How do I know if I’m an empathetic leader?

In order to be an empathic leader, the first thing you need to do is be vulnerable. That is one of the things that I always encourage my leaders to do. You don't want to have egos. It's not about you, it's about your teams. Your success is measured as a function of their success.  Empathic leaders also make an effort to be approachable. Interacting with people increases a lot of your health, your wellbeing, your mental state, all those various things. There's a lot of positive chemical interactions that occur when you're approachable. That helps reduce the stress level and improves empathy within the organization. In this digital age, you can drop in randomly. You have several apps to do that, dropping in on channels, on any of the meetings, and so on. The next thing is to be attentive. People who approach you and ask you for your time, it's tough for them to express the pain and suffering they're going through because they have to be vulnerable themselves, and they have to be able to open up. When someone comes and talks to you, and this is something I tell my teams, you need to respect that. You need to hold their trust, you need to keep it confidential, and at the same time, don't get distracted. Just because they're not talking about you and it's not important to you doesn't mean that you can be working on something else or texting on your phone or something. Give 100% of your attention. The next one is to be appreciative. It's something simple, but not a lot of people truly understand that. I've been in some toxic organizations where open criticism was common, especially getting berated in a hallway, which is very, very stressful. Appreciate in public, give feedback in private. No one comes into work or logs into work, saying I'm going to do a sucky job today. There's always a reason, so don't be overly critical or emotional when one of these events happens. Try to dig deep and put yourself in their shoes and figure out why that happened.  And then the last one is to be helpful. This is especially true with compassionate empathy, which means that you are going to show empathy through your actions. When you're saying that you will do something empathic and you make sure that your say-to-do ratio is as close to 1 as possible, that's how you build trust.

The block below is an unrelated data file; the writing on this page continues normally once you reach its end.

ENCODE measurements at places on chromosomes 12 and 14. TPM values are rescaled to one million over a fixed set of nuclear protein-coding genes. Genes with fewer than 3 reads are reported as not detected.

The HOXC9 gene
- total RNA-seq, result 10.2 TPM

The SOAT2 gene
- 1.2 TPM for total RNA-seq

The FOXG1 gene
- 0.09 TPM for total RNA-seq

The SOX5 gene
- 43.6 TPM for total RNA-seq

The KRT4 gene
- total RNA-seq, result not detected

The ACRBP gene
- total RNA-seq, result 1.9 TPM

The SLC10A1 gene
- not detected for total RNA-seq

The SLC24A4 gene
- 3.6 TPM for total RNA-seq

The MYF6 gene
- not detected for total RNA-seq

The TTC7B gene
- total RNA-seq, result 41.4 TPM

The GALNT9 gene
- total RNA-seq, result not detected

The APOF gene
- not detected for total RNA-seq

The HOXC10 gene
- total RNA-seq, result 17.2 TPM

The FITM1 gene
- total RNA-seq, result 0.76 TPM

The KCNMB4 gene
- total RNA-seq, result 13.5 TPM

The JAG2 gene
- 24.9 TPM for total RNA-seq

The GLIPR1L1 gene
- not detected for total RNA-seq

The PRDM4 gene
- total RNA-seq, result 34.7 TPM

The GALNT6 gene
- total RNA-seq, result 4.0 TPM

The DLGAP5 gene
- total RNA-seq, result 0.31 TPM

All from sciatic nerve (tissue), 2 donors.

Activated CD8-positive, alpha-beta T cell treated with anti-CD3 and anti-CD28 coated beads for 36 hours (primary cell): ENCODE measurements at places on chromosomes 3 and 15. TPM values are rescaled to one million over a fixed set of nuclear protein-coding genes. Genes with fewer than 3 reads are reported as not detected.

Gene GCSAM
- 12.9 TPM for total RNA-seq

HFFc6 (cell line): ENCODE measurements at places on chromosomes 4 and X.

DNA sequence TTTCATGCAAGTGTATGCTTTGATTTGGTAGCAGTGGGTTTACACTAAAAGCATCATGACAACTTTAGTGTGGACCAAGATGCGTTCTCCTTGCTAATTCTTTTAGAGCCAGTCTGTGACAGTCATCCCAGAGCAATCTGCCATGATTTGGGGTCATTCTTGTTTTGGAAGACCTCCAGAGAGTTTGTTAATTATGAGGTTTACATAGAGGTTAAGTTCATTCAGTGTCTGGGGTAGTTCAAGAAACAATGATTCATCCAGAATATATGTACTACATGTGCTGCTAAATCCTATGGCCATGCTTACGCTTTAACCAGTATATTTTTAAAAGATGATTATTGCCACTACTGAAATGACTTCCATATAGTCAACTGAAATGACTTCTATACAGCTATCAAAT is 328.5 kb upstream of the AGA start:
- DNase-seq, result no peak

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In order to be an empathic leader, the first thing you need to do is be vulnerable. That is one of the things that I always encourage my leaders to do. You don't want to have egos. It's not about you, it's about your teams. Your success is measured as a function of their success.  Empathic leaders also make an effort to be approachable. Interacting with people increases a lot of your health, your wellbeing, your mental state, all those various things. There's a lot of positive chemical interactions that occur when you're approachable. That helps reduce the stress level and improves empathy within the organization. In this digital age, you can drop in randomly. You have several apps to do that, dropping in on channels, on any of the meetings, and so on. The next thing is to be attentive. People who approach you and ask you for your time, it's tough for them to express the pain and suffering they're going through because they have to be vulnerable themselves, and they have to be able to open up. When someone comes and talks to you, and this is something I tell my teams, you need to respect that. You need to hold their trust, you need to keep it confidential, and at the same time, don't get distracted. Just because they're not talking about you and it's not important to you doesn't mean that you can be working on something else or texting on your phone or something. Give 100% of your attention. The next one is to be appreciative. It's something simple, but not a lot of people truly understand that. I've been in some toxic organizations where open criticism was common, especially getting berated in a hallway, which is very, very stressful. Appreciate in public, give feedback in private. No one comes into work or logs into work, saying I'm going to do a sucky job today. There's always a reason, so don't be overly critical or emotional when one of these events happens. Try to dig deep and put yourself in their shoes and figure out why that happened.  And then the last one is to be helpful. This is especially true with compassionate empathy, which means that you are going to show empathy through your actions. When you're saying that you will do something empathic and you make sure that your say-to-do ratio is as close to 1 as possible, that's how you build trust.
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Anonymous Author
I would take an EQ ( Emotional intelligence ) test to see how much you are as an empathetic person at work & in life. Here is a test I’d found: https://www.psychologytoday.com/us/tests/personality/emotional-intelligence-test
2 upvotes